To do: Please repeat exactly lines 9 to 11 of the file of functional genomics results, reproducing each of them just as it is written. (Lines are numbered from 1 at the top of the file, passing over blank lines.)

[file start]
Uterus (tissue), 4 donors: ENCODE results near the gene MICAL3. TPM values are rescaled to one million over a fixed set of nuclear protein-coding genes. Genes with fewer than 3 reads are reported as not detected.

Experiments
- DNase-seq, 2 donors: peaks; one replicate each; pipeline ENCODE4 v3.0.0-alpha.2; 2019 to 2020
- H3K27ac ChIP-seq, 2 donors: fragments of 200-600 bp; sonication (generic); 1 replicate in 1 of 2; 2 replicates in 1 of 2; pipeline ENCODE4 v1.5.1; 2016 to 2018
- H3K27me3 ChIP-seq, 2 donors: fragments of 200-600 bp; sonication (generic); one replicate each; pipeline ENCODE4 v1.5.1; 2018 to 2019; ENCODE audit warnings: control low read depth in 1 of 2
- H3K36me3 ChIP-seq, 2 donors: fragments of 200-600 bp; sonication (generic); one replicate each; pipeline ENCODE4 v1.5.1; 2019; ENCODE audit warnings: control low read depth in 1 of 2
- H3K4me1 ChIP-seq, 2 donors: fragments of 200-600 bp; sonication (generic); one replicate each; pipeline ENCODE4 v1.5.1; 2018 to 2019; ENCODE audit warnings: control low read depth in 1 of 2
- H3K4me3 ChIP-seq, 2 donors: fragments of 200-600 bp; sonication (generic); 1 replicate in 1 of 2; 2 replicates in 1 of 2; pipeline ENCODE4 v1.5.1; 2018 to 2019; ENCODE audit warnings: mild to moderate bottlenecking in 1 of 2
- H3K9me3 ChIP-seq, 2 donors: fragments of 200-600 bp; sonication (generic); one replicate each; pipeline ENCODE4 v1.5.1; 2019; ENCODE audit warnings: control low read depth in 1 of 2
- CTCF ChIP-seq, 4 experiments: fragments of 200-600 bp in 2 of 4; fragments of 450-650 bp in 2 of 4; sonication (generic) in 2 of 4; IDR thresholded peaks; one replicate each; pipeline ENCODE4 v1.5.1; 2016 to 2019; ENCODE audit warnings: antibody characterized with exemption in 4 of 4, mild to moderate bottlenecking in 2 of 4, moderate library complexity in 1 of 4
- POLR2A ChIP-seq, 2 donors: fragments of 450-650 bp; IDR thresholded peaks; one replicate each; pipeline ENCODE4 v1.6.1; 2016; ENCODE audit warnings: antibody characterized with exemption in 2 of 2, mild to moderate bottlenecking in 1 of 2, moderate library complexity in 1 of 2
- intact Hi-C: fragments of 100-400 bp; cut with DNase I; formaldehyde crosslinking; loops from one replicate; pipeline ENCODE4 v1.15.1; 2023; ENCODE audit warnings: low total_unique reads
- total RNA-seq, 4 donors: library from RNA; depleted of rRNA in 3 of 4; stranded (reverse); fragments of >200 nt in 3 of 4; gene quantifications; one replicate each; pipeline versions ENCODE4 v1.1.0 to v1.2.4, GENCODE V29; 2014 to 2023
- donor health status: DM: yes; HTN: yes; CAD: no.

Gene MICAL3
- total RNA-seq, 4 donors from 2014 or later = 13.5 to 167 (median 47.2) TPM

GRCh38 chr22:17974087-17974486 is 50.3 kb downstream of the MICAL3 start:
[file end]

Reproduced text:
- H3K9me3 ChIP-seq, 2 donors: fragments of 200-600 bp; sonication (generic); one replicate each; pipeline ENCODE4 v1.5.1; 2019; ENCODE audit warnings: control low read depth in 1 of 2
- CTCF ChIP-seq, 4 experiments: fragments of 200-600 bp in 2 of 4; fragments of 450-650 bp in 2 of 4; sonication (generic) in 2 of 4; IDR thresholded peaks; one replicate each; pipeline ENCODE4 v1.5.1; 2016 to 2019; ENCODE audit warnings: antibody characterized with exemption in 4 of 4, mild to moderate bottlenecking in 2 of 4, moderate library complexity in 1 of 4
- POLR2A ChIP-seq, 2 donors: fragments of 450-650 bp; IDR thresholded peaks; one replicate each; pipeline ENCODE4 v1.6.1; 2016; ENCODE audit warnings: antibody characterized with exemption in 2 of 2, mild to moderate bottlenecking in 1 of 2, moderate library complexity in 1 of 2